Happy New Year! It’s been quite awhile since I wrote a blog with substance, so this one may be a bit longer than usual. Perhaps I’ll write it in chapters; feel free to have a snack in between!
I’ve spent a small fortune during the past 2 weeks seeing movies; there are several great movies out that will factor into the Oscars, and since I’m an Academy Awards freak, I see as many as possible so I can judge for myself. First, a word about the price of movies these days: “Holy S*#t!” Really, someone should be regulating what these theaters are charging. Initially, I thought it was just the Union Square 14 that charges $14.50, but I paid that price at Chelsea Cinemas and $12.00 at 3rd and 11th. I paid $10.50 at a theater in Southampton. God forbid you want the entire movie-going experience, after a small popcorn ($4.75 to $5.75!), you’ve just dropped twenty bucks, not including transportation! It’s absurd and unfair. As a result of this price gauging, I’ve started dropping my garbage on the floor of the theater again, something I stopped doing in my 20’s. It’s immature, I know, but if I’m forced to pay over ten dollars to see a movie, I’m not worrying about collecting my own trash—I’ll drop it on the floor if I want to, damn it!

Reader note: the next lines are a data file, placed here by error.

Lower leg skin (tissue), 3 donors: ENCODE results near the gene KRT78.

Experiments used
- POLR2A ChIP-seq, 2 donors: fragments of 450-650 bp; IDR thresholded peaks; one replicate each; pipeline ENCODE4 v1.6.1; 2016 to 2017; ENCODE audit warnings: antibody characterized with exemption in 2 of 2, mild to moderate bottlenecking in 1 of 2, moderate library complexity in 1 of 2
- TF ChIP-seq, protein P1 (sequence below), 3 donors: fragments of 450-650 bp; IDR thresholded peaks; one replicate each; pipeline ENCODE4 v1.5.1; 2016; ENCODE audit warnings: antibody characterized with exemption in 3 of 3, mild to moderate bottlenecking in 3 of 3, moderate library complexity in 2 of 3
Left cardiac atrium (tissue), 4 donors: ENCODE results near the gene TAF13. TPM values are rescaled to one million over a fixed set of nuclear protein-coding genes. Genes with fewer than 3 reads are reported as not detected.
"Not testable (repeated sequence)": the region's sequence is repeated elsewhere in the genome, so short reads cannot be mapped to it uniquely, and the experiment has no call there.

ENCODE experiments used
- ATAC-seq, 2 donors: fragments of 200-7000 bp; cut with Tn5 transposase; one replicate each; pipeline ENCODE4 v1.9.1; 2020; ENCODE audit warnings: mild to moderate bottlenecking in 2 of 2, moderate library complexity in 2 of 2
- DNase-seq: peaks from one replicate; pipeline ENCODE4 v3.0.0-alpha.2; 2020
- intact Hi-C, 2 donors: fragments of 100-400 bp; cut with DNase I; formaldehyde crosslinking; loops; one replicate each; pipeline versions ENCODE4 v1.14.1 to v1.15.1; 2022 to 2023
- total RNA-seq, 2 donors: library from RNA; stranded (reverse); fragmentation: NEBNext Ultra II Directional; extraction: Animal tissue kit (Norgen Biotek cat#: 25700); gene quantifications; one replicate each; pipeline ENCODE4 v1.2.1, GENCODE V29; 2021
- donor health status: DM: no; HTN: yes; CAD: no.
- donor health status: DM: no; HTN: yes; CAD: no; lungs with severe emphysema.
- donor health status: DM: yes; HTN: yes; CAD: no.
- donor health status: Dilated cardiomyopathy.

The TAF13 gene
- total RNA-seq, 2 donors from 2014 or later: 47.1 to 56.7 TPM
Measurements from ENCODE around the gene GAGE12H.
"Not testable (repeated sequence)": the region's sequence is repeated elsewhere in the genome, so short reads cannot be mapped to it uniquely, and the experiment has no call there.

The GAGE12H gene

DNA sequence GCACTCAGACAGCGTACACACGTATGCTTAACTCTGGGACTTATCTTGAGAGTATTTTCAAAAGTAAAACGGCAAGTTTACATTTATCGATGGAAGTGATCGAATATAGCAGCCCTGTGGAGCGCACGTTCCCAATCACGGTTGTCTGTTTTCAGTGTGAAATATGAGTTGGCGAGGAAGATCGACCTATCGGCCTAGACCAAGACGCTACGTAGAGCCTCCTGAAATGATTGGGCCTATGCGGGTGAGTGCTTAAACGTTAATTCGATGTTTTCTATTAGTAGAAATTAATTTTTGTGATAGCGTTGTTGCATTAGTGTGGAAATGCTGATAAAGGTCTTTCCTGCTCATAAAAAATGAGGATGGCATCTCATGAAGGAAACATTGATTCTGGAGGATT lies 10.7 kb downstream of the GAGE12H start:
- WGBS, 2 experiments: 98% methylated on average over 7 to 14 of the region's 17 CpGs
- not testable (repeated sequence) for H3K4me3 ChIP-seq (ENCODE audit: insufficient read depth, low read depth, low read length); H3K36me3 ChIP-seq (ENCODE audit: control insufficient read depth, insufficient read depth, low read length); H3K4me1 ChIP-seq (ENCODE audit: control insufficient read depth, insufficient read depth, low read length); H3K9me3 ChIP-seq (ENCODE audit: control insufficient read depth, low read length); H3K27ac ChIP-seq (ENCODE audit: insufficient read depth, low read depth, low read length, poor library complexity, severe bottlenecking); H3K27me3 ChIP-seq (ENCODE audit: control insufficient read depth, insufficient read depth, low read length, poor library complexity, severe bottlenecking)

In case you care, here’s my brief reviews: